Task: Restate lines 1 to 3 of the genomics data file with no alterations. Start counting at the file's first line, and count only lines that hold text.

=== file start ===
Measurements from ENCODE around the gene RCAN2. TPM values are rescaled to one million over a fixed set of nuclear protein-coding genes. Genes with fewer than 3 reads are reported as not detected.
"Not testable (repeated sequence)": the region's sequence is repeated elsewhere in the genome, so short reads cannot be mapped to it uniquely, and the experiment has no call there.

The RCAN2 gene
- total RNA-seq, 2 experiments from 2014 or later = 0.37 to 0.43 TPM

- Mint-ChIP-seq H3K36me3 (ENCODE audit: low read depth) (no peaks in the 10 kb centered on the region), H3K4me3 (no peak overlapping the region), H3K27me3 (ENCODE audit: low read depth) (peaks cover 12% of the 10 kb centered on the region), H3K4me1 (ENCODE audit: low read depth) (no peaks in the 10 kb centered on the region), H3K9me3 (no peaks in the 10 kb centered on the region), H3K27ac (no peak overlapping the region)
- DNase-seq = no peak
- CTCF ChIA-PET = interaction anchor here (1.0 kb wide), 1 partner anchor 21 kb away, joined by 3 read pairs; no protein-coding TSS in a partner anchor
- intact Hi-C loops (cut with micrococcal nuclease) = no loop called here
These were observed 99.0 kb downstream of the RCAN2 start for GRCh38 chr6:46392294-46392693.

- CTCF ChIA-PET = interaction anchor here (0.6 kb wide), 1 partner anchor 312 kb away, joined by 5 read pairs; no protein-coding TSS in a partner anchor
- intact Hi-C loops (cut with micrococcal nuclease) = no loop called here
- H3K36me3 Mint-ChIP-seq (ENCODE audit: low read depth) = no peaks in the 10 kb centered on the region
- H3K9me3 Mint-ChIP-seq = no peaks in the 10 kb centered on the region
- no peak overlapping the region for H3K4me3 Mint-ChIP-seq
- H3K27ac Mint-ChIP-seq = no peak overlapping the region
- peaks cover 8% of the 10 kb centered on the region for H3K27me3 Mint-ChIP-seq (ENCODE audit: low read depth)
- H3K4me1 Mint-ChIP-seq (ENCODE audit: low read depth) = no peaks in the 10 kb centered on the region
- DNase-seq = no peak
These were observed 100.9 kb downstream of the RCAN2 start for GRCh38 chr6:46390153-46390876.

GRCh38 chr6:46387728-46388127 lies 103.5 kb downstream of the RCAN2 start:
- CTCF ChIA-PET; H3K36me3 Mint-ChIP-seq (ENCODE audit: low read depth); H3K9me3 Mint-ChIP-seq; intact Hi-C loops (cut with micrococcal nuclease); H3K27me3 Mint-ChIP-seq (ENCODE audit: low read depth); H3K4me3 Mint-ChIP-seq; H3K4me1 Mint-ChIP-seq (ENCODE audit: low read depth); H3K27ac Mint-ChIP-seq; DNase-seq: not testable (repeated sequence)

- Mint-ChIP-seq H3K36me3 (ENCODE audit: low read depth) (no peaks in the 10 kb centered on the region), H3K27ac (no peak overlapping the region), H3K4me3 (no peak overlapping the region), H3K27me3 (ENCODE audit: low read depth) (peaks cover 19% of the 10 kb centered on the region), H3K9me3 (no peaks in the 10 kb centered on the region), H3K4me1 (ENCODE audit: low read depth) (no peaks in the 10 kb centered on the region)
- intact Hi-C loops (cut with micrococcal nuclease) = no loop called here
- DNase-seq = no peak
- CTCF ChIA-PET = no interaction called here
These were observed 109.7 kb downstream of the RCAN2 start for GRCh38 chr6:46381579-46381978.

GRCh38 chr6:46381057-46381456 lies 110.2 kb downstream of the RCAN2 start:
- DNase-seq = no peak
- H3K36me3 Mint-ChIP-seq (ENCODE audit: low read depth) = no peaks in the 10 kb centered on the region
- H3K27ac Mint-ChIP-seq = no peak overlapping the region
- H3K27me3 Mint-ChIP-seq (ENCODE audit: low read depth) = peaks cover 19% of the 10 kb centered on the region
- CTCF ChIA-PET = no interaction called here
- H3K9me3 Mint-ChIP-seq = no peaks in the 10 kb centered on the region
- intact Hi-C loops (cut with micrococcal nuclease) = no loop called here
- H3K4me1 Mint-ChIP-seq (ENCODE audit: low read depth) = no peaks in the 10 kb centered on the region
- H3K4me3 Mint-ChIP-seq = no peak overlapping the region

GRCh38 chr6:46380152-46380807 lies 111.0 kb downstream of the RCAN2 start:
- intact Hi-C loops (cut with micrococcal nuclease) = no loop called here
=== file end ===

Measurements from ENCODE around the gene RCAN2. TPM values are rescaled to one million over a fixed set of nuclear protein-coding genes. Genes with fewer than 3 reads are reported as not detected.
"Not testable (repeated sequence)": the region's sequence is repeated elsewhere in the genome, so short reads cannot be mapped to it uniquely, and the experiment has no call there.

The RCAN2 gene